US 4253452 A
An ear plug assembly includes a pair of plug bodies made from open cell resilient foam material having a slow recovery rate which are interconnected by a flexible cord having its free ends inserted into preformed holes in the plug bodies before the holes close under the influence of the recovery rate.
1. An ear plug assembly comprising a pair of generally cylindrical plug body means adapted to be inserted into the ear canal of an individual, each of said plug body means being made from an open cell resilient foam material having a slow recovery rate, a flexible cord of a length at least sufficient to extend from one ear of the user to the other ear and having a pair of free ends, and each said free ends of said cord being secured into a respective one of said plug body means by the method comprising the steps of inserting a piercing tool into said plug body means made from said open cell resilient foam material having a slow recovery rate, maintaining the piercing tool in said plug body means for a sufficient period of time to distort the body thereat and temporarily create a hole corresponding to the piercing tool, withdrawing the piercing tool to expose the hole, inserting a free end of said elongated flexible cord into the exposed hole, permitting the hole to close upon the free end of the cord, and repeating the step with the second plug body means and the opposite free end of the cord.
2. The ear plug assembly of claim 1 wherein the method includes the step of applying a bonding agent to each of the free ends of the cord before the free ends are inserted in the holes.
3. The earplug assembly of claim 2 wherein the method includes the step of maintaining the piercing tool in each plug body for a dwell time of about two to five seconds.
4. The earplug assembly of claim 3 wherein the method includes the step of maintaining the piercing tool in each said plug body means for a dwell time of about two to four seconds.
5. The earplug assembly of claim 4 wherein the plug body means are made of polyurethane, and the method further includes the step of inserting the piercing tool to a depth of about 0.5 inches in each plug body means, and each free end having a diameter of about 0.03 to 0.04 inches.
6. The earplug assembly of claim 5 wherein each plug body means is slightly frusto-conically shaped with a large end face and a smaller end face opposite therefrom, and each free end of the cord is inserted longitudinally into its plug body means through its large end face thereof.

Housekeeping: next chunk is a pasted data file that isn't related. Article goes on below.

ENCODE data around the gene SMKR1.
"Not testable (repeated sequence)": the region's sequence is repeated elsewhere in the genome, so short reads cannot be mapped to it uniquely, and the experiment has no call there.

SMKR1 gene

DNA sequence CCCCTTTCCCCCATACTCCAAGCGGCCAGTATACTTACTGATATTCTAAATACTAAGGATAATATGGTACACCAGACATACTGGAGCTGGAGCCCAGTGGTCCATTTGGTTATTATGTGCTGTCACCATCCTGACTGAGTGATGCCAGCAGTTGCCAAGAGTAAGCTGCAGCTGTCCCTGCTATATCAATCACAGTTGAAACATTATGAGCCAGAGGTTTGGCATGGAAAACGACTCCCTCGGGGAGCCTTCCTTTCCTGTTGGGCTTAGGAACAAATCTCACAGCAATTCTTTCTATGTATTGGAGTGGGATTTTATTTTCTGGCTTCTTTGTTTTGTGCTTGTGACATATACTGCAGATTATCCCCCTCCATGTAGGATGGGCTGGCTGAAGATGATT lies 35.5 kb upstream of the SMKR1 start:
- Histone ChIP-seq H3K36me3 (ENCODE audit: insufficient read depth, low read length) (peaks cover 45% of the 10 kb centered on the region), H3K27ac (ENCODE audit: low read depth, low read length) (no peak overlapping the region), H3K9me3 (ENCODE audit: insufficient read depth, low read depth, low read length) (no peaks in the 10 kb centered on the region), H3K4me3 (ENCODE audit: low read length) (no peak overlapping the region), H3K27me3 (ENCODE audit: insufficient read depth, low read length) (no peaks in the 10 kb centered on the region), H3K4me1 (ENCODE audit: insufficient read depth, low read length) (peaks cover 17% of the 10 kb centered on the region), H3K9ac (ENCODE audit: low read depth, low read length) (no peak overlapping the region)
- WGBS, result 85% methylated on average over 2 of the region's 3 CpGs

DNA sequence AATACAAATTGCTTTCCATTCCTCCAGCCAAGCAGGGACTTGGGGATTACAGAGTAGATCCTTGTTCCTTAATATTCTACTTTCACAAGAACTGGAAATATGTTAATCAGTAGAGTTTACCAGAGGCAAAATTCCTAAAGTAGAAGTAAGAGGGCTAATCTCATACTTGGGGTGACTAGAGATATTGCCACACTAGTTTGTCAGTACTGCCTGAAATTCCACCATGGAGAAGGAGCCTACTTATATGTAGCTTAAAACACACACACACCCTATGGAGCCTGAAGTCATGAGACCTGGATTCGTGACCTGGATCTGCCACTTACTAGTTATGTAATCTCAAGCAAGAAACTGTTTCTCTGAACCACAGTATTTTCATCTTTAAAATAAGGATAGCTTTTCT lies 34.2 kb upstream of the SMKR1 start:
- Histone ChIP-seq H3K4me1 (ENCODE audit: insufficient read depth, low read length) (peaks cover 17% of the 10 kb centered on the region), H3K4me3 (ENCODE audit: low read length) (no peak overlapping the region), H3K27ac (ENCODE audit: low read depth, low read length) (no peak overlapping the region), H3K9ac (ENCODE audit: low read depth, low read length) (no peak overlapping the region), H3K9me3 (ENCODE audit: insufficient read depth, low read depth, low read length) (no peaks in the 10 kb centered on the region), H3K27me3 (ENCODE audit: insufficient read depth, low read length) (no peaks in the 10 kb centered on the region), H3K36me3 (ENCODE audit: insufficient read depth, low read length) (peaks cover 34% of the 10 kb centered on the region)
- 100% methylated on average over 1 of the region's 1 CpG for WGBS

7. The earplug of claim 1 wherein the method further includes the step of maintaining the piercing tool in each plug body means for a dwell time of about two to five seconds.
Ear plugs are widely used devices for hearing protection. However, they have the disadvantage of being small and easily lost. This is highly objectionable in some areas of use, for example, in the food processing industry where the presence of a "lost" ear plug in a food product causes great consternation and trauma.
To reduce the chance of an ear plug becoming lost it is common to fasten two plugs together by means of a cord of sufficient length to permit the user to conveniently insert both plugs in his ears. Various methods are used to fasten cords to plugs depending upon the materials involved. One widely used ear plug, a polyvinyl chloride foam product has the cord welded to the plug by means of a thermal "spot weld".
Prior art arrangements generally related to the field of this invention include U.S. Pat. No. 2,538,339, RE No. 29,487, DES No. 245,202 and German Offenlegungsschrift No. 23 25 823.
It is an object of this invention to provide an improved method of manufacturing corded foam ear plugs.
The further object is to provide corded foam ear plugs having the cord attached at the optimum position to give maximum functional strength and aesthetic functional acceptance.
The invention is based on the surprising observation that slow recovery foams exhibit "memory". Thus, if a foam plug is penetrated by a sharp pointed needle, i.e. a bodkin, which after a period of time is withdrawn, there remains a hole which closes at a rate dependent upon the length of time the bodkin remained in the foam. The invention takes advantage of this characteristic by providing such holes in a pair of plug bodies and inserting the free ends of a cord therein before the holes close.
To further maximize the securement of the free ends of the cord in the plug bodies a suitable bonding agent may be provided on the free ends and/or in the hole before the hole closes and the free end in inserted. The plug bodies may take any suitable form which is generally cylindrical or variations thereof such as frusto-conical.